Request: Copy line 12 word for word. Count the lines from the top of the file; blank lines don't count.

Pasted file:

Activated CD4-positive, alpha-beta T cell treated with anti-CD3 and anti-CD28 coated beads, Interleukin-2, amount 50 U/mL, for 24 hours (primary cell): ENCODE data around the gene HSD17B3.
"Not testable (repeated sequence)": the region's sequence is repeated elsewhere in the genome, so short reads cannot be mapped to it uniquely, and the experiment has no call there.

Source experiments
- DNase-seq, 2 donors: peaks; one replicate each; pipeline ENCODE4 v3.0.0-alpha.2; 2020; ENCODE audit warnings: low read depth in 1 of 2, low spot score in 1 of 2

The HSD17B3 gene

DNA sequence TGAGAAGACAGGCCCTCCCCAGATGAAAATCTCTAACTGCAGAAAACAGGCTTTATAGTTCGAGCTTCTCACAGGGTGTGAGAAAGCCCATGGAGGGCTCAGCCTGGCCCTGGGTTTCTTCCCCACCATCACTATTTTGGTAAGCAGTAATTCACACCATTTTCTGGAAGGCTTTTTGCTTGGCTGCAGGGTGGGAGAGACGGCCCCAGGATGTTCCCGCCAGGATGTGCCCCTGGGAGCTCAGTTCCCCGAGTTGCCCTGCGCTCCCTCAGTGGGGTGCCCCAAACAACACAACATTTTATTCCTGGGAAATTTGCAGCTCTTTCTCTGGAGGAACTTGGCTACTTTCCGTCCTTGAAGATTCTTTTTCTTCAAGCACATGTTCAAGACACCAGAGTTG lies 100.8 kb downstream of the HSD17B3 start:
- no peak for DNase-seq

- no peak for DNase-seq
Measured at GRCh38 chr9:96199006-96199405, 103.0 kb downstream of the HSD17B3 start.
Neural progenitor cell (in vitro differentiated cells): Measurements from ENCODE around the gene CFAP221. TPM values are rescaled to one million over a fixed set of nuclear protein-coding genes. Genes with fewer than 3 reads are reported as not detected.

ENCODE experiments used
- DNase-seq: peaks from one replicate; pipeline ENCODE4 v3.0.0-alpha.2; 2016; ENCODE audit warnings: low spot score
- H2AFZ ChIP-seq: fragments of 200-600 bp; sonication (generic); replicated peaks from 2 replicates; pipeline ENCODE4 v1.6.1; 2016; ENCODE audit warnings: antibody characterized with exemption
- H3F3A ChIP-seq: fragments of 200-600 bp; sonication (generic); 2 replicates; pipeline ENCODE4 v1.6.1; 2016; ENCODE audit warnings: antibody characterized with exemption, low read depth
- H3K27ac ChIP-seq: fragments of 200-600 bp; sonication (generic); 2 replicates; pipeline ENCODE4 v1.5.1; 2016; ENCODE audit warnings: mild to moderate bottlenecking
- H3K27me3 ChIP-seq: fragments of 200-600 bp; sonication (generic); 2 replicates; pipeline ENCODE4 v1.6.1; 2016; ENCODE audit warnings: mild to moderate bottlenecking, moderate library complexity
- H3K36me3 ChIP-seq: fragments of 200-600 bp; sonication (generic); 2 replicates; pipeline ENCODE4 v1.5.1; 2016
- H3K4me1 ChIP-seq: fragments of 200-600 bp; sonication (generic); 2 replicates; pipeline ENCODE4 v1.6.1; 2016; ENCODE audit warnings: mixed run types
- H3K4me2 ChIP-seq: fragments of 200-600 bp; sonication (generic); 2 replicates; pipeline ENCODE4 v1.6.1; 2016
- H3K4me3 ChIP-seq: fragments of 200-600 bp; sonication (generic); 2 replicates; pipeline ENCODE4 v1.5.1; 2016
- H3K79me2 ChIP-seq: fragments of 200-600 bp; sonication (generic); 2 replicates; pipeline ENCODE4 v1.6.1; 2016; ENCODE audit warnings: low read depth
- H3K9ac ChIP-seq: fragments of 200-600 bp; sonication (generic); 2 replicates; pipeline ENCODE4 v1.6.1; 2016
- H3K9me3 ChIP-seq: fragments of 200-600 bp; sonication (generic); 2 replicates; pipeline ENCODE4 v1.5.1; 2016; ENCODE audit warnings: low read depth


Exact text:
- DNase-seq: peaks from one replicate; pipeline ENCODE4 v3.0.0-alpha.2; 2016; ENCODE audit warnings: low spot score